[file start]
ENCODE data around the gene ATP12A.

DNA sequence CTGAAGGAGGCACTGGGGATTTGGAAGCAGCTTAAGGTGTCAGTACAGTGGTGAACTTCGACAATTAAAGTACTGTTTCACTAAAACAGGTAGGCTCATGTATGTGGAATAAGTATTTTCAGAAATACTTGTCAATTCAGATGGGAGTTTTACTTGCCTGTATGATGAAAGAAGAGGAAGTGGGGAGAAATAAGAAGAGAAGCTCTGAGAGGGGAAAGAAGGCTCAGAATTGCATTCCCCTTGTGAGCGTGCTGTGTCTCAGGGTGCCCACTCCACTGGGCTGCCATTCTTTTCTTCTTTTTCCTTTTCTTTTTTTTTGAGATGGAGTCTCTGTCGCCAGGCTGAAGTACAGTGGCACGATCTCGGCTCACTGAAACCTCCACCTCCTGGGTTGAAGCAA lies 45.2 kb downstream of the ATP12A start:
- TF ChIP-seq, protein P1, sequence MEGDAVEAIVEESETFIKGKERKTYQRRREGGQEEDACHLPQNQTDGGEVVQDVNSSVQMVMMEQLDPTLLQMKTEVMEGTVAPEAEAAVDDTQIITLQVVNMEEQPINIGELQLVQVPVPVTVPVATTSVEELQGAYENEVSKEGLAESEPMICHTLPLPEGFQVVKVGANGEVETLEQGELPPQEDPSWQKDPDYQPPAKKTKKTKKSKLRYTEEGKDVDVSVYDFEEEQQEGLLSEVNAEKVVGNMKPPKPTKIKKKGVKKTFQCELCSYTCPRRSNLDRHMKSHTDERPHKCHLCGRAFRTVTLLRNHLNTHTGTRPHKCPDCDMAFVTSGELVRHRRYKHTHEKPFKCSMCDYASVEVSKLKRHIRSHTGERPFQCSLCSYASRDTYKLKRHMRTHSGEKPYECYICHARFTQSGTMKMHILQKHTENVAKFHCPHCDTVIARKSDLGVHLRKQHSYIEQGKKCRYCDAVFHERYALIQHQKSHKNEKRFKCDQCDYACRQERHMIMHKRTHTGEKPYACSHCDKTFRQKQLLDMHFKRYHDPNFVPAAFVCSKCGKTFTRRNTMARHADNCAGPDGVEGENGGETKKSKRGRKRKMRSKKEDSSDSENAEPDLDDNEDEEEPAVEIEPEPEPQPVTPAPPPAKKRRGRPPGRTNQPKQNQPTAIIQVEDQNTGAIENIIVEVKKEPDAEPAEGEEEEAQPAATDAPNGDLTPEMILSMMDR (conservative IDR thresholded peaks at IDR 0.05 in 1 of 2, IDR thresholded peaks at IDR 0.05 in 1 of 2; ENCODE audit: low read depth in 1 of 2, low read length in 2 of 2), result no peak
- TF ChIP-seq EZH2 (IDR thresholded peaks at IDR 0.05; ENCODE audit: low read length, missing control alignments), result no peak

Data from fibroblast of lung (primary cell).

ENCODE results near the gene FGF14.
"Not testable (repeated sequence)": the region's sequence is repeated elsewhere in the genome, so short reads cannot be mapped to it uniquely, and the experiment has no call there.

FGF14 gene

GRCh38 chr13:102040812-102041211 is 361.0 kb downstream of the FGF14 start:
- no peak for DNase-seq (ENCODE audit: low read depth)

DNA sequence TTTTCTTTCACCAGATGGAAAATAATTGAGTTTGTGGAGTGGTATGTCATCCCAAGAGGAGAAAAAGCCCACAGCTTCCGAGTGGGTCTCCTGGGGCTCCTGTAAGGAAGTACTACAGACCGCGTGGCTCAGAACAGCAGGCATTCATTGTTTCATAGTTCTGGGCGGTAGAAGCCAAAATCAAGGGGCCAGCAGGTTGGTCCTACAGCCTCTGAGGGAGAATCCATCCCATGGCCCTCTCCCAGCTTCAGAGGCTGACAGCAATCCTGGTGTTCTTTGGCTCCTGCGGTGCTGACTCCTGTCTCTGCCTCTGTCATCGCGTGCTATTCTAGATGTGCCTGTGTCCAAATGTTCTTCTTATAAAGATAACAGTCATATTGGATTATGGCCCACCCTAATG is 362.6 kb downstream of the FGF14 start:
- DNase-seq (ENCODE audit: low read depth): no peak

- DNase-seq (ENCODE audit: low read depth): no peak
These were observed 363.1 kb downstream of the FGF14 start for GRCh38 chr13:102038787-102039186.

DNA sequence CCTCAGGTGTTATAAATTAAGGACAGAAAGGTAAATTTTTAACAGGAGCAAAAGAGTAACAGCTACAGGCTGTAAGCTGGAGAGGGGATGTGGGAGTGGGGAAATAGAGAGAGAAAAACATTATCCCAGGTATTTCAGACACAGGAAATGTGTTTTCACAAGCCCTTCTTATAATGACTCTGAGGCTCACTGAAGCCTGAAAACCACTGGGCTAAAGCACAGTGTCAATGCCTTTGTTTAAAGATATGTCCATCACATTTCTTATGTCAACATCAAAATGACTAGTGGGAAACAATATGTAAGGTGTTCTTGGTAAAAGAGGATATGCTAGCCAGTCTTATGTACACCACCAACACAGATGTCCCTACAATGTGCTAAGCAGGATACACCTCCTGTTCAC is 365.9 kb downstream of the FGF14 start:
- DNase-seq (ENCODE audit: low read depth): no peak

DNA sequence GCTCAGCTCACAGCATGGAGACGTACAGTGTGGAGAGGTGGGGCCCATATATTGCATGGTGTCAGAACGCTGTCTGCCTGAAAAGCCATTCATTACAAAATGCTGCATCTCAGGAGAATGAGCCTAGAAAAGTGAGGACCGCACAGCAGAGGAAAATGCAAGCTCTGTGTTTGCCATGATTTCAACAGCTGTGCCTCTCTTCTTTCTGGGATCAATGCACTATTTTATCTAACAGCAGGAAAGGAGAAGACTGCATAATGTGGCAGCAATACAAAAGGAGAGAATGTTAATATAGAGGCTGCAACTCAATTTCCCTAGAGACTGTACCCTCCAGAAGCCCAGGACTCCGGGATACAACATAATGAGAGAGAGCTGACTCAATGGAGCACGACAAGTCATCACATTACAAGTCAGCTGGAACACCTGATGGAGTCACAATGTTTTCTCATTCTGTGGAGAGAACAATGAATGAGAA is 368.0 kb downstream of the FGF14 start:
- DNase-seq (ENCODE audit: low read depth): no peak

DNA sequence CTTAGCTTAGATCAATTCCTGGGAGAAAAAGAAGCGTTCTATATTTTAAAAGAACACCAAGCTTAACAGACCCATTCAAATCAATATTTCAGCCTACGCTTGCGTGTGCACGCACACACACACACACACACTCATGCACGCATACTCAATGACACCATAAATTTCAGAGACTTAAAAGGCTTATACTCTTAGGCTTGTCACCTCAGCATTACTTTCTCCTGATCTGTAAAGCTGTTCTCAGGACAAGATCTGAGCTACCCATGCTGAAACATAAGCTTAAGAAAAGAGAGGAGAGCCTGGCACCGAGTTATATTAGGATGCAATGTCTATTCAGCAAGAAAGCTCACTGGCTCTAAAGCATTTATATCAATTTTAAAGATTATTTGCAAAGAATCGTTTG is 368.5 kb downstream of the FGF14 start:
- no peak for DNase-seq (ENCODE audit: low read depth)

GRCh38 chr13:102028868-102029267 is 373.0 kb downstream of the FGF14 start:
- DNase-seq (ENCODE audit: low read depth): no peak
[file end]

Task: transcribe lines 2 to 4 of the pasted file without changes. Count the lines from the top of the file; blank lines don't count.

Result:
DNA sequence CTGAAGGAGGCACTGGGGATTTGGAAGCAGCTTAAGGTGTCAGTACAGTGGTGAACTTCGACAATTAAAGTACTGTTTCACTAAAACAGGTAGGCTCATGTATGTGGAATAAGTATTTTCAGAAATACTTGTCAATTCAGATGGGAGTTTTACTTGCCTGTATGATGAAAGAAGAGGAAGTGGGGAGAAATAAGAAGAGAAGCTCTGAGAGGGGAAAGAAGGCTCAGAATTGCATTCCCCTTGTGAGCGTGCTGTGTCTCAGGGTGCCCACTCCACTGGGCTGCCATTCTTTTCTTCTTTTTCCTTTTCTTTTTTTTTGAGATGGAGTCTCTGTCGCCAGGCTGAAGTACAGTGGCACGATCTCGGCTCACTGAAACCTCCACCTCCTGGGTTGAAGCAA lies 45.2 kb downstream of the ATP12A start:
- TF ChIP-seq, protein P1, sequence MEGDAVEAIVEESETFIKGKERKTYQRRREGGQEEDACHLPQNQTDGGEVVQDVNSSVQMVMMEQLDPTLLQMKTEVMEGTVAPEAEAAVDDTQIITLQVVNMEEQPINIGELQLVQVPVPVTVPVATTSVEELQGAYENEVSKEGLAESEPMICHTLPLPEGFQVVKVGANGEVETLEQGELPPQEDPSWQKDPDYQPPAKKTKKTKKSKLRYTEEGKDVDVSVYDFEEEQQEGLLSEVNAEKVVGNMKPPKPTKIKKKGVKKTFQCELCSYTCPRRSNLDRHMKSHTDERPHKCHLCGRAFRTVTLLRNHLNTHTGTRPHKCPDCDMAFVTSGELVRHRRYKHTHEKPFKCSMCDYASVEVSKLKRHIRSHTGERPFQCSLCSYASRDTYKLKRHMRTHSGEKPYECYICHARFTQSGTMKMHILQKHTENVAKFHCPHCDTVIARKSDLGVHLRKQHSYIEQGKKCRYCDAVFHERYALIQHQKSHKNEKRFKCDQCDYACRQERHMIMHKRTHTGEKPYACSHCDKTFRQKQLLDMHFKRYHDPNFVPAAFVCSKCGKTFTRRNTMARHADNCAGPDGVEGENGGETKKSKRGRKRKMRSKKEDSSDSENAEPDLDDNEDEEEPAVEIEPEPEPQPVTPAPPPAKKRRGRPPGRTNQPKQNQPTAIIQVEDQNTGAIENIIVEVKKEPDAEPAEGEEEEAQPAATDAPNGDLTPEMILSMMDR (conservative IDR thresholded peaks at IDR 0.05 in 1 of 2, IDR thresholded peaks at IDR 0.05 in 1 of 2; ENCODE audit: low read depth in 1 of 2, low read length in 2 of 2), result no peak
- TF ChIP-seq EZH2 (IDR thresholded peaks at IDR 0.05; ENCODE audit: low read length, missing control alignments), result no peak